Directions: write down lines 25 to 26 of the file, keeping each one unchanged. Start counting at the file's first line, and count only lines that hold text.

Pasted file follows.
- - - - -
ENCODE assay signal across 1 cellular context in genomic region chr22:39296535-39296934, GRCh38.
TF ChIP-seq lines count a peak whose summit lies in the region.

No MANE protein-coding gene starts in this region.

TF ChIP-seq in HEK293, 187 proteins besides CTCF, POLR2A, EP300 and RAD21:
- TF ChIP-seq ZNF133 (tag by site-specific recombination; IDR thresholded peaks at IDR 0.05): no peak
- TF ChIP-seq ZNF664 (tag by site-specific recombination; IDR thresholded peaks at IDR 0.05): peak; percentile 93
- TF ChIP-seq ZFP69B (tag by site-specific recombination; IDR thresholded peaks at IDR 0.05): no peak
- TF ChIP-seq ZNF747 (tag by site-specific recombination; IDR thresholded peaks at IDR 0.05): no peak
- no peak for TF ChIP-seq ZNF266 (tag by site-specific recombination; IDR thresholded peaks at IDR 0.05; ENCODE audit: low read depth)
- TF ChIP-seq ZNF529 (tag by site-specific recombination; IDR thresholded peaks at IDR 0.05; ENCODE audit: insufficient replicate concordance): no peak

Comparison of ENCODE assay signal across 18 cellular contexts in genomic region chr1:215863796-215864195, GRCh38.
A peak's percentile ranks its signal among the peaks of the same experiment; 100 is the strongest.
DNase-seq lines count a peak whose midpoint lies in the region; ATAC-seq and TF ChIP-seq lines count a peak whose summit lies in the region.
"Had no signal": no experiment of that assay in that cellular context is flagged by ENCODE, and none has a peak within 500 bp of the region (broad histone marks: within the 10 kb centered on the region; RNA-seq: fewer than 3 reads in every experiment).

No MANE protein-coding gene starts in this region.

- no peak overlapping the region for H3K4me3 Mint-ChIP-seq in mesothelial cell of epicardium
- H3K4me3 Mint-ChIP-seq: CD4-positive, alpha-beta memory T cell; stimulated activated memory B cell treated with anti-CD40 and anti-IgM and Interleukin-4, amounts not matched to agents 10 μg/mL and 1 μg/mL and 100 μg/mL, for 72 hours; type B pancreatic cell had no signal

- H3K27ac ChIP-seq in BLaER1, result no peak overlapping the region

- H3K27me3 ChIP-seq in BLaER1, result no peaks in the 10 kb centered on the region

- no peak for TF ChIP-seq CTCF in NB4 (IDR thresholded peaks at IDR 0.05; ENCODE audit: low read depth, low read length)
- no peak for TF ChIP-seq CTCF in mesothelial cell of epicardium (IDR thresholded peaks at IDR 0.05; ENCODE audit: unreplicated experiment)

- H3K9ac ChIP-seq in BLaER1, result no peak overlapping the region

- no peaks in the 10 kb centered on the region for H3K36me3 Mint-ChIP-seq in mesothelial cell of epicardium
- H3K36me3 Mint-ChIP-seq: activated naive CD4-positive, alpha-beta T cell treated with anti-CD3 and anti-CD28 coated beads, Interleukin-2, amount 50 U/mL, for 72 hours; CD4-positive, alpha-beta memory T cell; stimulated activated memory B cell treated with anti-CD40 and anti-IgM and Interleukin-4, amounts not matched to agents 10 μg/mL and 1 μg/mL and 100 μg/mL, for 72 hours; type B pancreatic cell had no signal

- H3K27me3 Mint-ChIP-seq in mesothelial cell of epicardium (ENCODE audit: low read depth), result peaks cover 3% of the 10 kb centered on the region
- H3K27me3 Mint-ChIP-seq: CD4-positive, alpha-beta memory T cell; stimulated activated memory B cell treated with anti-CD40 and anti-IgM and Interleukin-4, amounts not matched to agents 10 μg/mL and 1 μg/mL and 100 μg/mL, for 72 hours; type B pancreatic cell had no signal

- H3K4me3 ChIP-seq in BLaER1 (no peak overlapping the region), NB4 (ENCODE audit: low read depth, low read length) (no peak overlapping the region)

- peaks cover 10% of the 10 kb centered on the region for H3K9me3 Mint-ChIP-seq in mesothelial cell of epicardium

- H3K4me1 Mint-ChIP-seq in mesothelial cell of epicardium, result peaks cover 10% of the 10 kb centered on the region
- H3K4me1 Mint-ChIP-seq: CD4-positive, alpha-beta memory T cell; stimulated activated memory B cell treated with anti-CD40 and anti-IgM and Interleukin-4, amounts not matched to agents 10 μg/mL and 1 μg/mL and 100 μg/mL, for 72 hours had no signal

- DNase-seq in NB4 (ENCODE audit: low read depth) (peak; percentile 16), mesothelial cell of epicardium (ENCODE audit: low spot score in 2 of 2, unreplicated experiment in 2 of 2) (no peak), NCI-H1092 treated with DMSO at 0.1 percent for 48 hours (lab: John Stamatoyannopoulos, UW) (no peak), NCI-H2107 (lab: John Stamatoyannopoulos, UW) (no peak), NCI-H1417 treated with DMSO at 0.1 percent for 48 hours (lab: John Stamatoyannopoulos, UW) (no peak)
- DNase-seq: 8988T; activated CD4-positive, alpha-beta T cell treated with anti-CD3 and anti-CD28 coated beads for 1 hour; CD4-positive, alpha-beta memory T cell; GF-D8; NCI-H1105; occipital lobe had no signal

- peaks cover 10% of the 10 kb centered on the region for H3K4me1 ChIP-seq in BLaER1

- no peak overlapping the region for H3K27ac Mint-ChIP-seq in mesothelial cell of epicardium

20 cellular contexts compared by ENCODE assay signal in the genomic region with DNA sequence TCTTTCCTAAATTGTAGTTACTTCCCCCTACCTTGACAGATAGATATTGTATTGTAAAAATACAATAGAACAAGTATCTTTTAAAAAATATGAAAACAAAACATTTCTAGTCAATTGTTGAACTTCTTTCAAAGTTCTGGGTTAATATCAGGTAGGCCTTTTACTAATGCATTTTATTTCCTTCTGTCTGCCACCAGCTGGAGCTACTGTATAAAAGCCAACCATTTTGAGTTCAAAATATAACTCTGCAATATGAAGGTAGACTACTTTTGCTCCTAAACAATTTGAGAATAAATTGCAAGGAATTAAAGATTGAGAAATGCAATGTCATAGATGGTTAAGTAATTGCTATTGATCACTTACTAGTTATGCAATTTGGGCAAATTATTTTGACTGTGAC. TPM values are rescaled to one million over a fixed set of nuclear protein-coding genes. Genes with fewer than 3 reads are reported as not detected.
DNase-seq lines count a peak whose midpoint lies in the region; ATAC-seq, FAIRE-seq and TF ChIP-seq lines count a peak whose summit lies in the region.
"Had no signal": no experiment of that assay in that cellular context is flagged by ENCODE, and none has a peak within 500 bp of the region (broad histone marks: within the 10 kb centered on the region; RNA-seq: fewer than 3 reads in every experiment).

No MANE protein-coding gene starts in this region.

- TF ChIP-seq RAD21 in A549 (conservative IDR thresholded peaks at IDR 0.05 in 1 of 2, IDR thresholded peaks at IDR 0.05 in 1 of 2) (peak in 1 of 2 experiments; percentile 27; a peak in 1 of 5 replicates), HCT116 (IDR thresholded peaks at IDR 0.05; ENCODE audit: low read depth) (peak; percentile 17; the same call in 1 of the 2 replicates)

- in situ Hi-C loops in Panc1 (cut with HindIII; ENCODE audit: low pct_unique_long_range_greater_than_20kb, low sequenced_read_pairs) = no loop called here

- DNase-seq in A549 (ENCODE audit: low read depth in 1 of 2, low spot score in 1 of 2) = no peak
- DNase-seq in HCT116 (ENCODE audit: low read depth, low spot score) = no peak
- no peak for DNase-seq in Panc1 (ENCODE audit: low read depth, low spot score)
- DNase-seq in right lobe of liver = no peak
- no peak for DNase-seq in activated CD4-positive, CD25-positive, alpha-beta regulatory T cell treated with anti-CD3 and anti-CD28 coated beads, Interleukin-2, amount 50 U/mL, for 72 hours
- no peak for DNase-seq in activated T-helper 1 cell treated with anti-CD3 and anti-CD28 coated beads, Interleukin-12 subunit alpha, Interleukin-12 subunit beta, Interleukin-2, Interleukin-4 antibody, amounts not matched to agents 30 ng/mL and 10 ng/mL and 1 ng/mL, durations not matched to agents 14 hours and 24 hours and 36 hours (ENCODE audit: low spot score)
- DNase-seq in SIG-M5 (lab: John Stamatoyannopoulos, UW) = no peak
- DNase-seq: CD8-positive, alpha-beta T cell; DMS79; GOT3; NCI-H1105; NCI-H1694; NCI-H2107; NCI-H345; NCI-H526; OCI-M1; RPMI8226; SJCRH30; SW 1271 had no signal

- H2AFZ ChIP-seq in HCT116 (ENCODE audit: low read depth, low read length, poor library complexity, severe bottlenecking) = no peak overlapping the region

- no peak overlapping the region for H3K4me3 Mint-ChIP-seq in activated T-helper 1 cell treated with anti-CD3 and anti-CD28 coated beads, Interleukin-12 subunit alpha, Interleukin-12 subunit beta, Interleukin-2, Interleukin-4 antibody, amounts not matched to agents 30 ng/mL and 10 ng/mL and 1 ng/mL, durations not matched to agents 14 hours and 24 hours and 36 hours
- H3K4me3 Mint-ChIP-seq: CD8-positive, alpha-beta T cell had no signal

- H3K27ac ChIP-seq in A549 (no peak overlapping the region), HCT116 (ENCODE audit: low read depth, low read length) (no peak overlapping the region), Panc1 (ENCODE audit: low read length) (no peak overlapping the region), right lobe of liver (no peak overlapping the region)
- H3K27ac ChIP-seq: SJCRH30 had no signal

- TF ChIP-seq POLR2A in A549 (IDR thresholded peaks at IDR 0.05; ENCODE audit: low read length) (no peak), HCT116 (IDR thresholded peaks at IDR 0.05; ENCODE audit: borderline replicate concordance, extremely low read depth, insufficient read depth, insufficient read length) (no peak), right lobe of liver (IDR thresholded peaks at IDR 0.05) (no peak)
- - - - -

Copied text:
- H3K27me3 Mint-ChIP-seq in mesothelial cell of epicardium (ENCODE audit: low read depth), result peaks cover 3% of the 10 kb centered on the region
- H3K27me3 Mint-ChIP-seq: CD4-positive, alpha-beta memory T cell; stimulated activated memory B cell treated with anti-CD40 and anti-IgM and Interleukin-4, amounts not matched to agents 10 μg/mL and 1 μg/mL and 100 μg/mL, for 72 hours; type B pancreatic cell had no signal